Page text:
Bitcoin was supposed to correct for human nature, but already we find ourselves in the humble position of hoping our Chinese overlords are benevolent.

Even the people don’t believe bitcoin is for the people. Look at how many column inches are given daily to the fabled institutions and their Wall Street billionaires, who give us endless hope in the form of optimistic prognostications.

It Cannot Be Stopped

three gold bitcoins sitting in front of a stock chart
Bitcoin’s proponents believe it cannot be stopped or else ‘it isn’t really bitcoin.’ | Image: shutterstock.com

The technology underlying bitcoin truly is new, exciting and wrought with possibility. Its decentralized and self-governing nature gives it a robustness that other large digital networks don’t have.

Crypto personality Nic Carter wrote in ‘A most peaceful revolution ’, that crypto cannot be stopped:

Cryptocurrency, despite the earnest protests of some of its lily-livered adherents, remains manifestly independent and ultimately hostile to the State. It cannot be regulated, captured, or rendered compliant.

Carter later qualified the comment, adding :

…”cannot” being a teleological statement, not a statement of possibility. of course, it’s possible that it gets neutered. but if it does, it loses its essence, it’s (sic) raison d’être.

In other words – if it fails then it wasn’t bitcoin to begin with.

The same ideological thinking was present at the birth of the internet. Given how that experiment turned out, can we agree that the ‘essence’ of the internet is lost? Did it exist to begin with?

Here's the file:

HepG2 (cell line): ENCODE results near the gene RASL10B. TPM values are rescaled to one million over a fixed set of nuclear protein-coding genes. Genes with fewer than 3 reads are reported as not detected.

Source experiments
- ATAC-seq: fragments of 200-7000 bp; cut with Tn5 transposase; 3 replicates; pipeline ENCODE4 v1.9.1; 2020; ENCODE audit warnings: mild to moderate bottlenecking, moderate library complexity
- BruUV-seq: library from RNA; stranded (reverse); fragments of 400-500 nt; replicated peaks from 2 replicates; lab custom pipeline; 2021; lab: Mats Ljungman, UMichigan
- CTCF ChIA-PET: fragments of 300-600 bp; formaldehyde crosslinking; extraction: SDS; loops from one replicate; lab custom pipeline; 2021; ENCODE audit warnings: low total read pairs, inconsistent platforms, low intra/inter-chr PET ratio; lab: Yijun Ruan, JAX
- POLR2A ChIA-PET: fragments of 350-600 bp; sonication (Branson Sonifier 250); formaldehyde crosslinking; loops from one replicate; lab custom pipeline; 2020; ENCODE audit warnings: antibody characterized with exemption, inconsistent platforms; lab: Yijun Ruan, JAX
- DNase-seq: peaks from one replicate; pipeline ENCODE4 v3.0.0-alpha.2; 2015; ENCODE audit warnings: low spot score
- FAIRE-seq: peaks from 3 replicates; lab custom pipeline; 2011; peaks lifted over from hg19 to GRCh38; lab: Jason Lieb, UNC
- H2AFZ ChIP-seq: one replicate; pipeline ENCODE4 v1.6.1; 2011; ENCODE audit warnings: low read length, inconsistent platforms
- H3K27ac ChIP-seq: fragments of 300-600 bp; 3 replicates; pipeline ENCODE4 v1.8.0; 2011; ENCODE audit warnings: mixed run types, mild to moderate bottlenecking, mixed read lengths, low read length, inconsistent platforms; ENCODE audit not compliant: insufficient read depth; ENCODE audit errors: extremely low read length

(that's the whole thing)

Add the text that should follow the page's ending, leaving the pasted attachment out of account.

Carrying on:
Ultimately, one need only look within China’s borders to find a way in which bitcoin can be neutered. The Chinese government is unlikely to hasten the demise of its own sovereign currency any time soon. To assume they won’t interfere in bitcoin, or haven’t already, would be folly.

a man in a suit and tie on a news anchor

Bitcoin Is A Force For The Good

New entrants to the cryptocurrency space often adopt the same helplessly saccharine tone about its potential to change the world.

Be careful what you wish for. The world is already changing thanks to the arrival of bitcoin, and it’s not overly apparent that it’s for the better.

Bitcoiners often proclaim that they don’t want to take part in funding illegal wars by associating with the American dollar. Is that to say that funding human trafficking and drug-running is better?

No doubt – most crime is still committed using cold, hard cash. But in the search for more operating funds, would you suggest that shady government entities haven’t already used cryptocurrency to boost their slush-funds? Why wouldn’t they? Why couldn’t they? Maybe we’ve been funding wars all along…

Privacy isn’t just something we should want for ourselves, it’s something we shouldn’t want for those in power. Whether your favorite billionaire villains happen to be the Rothschilds or the Koch brothers – they can use cryptocurrency too, and they’ll be better at it than you.

This article was edited by Sam Bourgi.

Last modified: December 13, 2019 18:44 UTC